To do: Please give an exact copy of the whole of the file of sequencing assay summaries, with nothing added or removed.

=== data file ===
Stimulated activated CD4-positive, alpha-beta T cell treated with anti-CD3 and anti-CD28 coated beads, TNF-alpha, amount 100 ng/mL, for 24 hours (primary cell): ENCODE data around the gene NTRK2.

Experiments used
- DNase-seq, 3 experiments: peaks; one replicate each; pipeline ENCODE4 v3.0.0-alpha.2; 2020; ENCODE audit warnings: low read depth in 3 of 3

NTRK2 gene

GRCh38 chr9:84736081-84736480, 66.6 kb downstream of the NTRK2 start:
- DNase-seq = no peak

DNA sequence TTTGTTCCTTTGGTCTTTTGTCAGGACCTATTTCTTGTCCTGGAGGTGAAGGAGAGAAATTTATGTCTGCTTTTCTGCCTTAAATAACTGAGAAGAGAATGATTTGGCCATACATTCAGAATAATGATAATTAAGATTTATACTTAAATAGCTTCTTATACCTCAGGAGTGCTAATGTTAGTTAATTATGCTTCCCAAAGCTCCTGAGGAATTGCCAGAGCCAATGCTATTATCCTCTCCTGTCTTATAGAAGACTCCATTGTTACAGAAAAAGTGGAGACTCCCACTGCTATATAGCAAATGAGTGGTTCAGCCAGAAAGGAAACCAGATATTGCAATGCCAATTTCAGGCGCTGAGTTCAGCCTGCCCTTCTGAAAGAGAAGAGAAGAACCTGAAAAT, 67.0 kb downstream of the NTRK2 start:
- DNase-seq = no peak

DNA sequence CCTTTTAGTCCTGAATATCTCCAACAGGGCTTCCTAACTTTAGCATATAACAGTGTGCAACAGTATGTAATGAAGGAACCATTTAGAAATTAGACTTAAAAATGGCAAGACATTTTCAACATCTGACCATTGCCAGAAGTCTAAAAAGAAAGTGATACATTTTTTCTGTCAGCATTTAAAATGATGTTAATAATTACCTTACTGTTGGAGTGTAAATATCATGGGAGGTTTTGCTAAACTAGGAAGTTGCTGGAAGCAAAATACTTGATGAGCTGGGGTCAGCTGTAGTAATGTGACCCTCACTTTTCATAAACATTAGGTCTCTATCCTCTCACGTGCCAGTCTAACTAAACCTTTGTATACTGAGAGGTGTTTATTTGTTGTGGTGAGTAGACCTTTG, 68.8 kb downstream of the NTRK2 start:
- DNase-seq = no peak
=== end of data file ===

Stimulated activated CD4-positive, alpha-beta T cell treated with anti-CD3 and anti-CD28 coated beads, TNF-alpha, amount 100 ng/mL, for 24 hours (primary cell): ENCODE data around the gene NTRK2.

Experiments used
- DNase-seq, 3 experiments: peaks; one replicate each; pipeline ENCODE4 v3.0.0-alpha.2; 2020; ENCODE audit warnings: low read depth in 3 of 3

NTRK2 gene

GRCh38 chr9:84736081-84736480, 66.6 kb downstream of the NTRK2 start:
- DNase-seq = no peak

DNA sequence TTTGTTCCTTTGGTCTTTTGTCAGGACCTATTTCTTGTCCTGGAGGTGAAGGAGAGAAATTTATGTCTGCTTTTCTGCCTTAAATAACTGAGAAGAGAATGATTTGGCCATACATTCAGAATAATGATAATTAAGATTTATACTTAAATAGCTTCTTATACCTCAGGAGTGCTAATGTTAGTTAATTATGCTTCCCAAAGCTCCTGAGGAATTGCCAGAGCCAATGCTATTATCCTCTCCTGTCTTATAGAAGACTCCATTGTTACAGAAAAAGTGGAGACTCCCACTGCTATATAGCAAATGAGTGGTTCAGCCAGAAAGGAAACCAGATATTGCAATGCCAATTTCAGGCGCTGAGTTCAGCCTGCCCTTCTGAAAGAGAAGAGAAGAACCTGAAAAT, 67.0 kb downstream of the NTRK2 start:
- DNase-seq = no peak

DNA sequence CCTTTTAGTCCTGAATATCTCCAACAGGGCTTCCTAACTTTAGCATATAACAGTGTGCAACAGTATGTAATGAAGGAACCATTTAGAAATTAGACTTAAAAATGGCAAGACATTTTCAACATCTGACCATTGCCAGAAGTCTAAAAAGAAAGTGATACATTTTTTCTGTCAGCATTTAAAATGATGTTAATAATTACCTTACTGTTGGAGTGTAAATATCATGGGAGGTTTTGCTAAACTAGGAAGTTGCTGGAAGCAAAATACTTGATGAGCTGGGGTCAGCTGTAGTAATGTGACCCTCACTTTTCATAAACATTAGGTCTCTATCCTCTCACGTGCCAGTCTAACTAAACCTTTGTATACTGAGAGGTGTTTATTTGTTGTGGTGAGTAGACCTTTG, 68.8 kb downstream of the NTRK2 start:
- DNase-seq = no peak